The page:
Teach Your Staff to Be Defensive Drivers

Teach Your Staff to Be Defensive Drivers

WHEN YOU have staff who drive on the job, you have to ensure they do so safely to avoid accidents that can injure themselves as well as other drivers or pedestrians.

While your workers’ compensation insurance will cover an employee’s injuries, your commercial auto insurance would cover claims for third party injuries.
But an accident can also result in lost productivity and higher insurance rates. If someone is seriously injured or killed, your company can be sued for negligence.

Every time one of your employees gets behind the wheel, they should remember the importance of using defensive driving techniques. That’s why it’s important you train them properly.

Defensive driving can save lives. It means staying alert, avoiding distractions and being ready for anything – such as an erratic driver, bad weather, road hazards and slow-moving vehicles. It also means avoiding bad habits.

Train employees to avoid:

  • Aggressive driving
  • Tailgating
  • Drowsy driving
  • Speeding
  • Moving in and out of traffic
  • Using their phone
  • Be aware of blind spotsSlow down at intersections
  • Keep a safe following distance
  • Minimize distractions

Safety training tips

Teaching your employees about defensive driving not only lets them know it’s a priority for you, but also an expectation of their performance.

During your safety meeting, discuss the importance of using these defensive driving techniques:

Be aware of surroundings – Check mirrors frequently and scan conditions 20 to 30 seconds ahead. Watch for pedestrians, bicyclists and pets along the road.

Pay attention – Avoid distractions (eating and cell phones).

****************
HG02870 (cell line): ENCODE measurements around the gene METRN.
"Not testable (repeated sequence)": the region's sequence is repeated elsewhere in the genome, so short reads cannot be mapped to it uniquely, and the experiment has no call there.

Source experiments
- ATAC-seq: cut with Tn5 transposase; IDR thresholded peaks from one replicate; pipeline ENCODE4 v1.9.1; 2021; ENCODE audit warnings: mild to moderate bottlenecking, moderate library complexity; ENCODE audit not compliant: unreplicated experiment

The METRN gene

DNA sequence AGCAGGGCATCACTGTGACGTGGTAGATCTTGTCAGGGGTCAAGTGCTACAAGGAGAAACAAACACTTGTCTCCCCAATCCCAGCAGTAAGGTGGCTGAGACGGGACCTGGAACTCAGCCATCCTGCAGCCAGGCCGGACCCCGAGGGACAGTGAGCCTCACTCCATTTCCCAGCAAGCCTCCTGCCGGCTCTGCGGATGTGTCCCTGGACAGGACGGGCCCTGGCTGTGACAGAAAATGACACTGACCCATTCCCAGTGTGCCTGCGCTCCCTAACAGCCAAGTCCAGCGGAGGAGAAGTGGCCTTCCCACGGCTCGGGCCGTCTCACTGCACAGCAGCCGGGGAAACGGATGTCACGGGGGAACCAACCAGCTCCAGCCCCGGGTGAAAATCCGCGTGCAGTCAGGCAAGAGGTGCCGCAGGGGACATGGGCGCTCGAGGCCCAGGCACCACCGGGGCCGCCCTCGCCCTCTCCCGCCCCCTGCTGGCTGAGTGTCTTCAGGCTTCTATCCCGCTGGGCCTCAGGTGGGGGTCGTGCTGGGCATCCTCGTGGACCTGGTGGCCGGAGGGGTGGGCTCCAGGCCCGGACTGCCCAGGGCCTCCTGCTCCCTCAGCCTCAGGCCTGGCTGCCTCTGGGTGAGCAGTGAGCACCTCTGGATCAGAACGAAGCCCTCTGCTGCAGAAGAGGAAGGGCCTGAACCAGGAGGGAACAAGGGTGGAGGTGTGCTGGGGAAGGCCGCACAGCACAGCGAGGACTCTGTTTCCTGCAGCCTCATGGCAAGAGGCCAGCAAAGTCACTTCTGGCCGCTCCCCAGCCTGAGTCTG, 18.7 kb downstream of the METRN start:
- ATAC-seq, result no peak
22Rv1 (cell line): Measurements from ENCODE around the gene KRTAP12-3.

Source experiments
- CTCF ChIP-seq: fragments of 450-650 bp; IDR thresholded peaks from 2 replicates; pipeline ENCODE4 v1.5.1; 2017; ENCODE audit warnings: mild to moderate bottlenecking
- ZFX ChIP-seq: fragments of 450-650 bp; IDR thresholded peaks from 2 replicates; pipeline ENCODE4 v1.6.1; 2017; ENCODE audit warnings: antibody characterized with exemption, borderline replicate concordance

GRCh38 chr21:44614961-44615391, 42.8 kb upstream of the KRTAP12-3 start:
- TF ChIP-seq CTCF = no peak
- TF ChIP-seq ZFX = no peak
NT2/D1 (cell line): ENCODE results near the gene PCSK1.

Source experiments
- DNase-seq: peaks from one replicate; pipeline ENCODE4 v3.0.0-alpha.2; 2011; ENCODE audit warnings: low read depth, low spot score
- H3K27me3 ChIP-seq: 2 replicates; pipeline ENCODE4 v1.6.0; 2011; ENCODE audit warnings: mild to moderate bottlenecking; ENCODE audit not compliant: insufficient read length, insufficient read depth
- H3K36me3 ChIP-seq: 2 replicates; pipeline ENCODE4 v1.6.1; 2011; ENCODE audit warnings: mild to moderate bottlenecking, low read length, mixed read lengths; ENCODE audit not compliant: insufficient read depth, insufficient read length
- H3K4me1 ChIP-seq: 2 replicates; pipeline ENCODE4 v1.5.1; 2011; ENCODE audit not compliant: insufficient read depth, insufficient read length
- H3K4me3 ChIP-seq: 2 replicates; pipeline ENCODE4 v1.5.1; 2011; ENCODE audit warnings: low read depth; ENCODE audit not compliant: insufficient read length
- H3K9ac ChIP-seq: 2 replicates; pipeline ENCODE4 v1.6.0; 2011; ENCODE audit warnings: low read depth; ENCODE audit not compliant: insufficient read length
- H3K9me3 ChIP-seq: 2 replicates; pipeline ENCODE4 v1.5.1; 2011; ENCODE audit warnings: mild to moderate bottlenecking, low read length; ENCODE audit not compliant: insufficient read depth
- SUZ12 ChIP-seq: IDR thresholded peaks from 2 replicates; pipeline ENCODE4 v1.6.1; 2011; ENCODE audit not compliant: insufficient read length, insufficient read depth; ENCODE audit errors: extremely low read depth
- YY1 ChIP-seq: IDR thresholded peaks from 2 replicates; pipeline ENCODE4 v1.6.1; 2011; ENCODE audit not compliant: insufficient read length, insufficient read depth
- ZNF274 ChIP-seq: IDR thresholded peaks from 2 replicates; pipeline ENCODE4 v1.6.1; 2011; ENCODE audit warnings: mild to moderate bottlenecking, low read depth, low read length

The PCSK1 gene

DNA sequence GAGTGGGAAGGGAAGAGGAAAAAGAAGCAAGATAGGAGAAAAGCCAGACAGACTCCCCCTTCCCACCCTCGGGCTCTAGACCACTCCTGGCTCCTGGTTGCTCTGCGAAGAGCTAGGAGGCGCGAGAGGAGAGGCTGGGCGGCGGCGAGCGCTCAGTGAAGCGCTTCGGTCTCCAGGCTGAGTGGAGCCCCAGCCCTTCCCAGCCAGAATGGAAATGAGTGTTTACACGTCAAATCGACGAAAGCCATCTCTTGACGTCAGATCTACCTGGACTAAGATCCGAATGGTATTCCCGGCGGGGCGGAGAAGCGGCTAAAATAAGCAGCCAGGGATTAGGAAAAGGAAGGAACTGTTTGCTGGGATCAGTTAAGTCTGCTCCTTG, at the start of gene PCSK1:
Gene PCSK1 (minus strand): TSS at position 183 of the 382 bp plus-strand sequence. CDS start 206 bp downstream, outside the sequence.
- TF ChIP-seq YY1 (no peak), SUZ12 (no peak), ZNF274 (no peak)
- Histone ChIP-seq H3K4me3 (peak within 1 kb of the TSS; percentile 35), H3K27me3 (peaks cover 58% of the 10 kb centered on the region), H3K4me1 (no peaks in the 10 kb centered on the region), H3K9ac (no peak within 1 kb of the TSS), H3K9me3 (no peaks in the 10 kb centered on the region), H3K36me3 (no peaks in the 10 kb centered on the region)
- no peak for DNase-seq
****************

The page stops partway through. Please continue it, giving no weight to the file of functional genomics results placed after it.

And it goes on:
Avoid aggressive driving – If another motorist shows signs of aggressive driving, don’t engage them. Instead, slow down or pull over to avoid that driver.

Get plenty of rest – When motorists don’t get enough sleep, they increase their chances of getting into an accident. Getting enough rest goes hand in hand with safe driving.

Don’t depend on other drivers – Don’t assume another driver is going to move out of the way. Drive defensively and be considerate of other drivers.

Follow the three-second rule – When the car in front of you passes a certain point, count three full seconds. If you reach that same point in less than three seconds, you’re following too close.

Have an escape route – In all driving situations, the best way to avoid potential danger is to position the vehicle where it has the best chance of seeing and being seen by other drivers.

Try to have someplace to move your vehicle if the immediate path is suddenly blocked.

The takeaway

We cannot control what other drivers do, but we can control how we drive. Defensive driving techniques can help your employees reduce the chance of getting into a traffic accident and potentially hurting themselves or someone else.

Regularly remind your driving staff to be on the defensive when they get behind the wheel.

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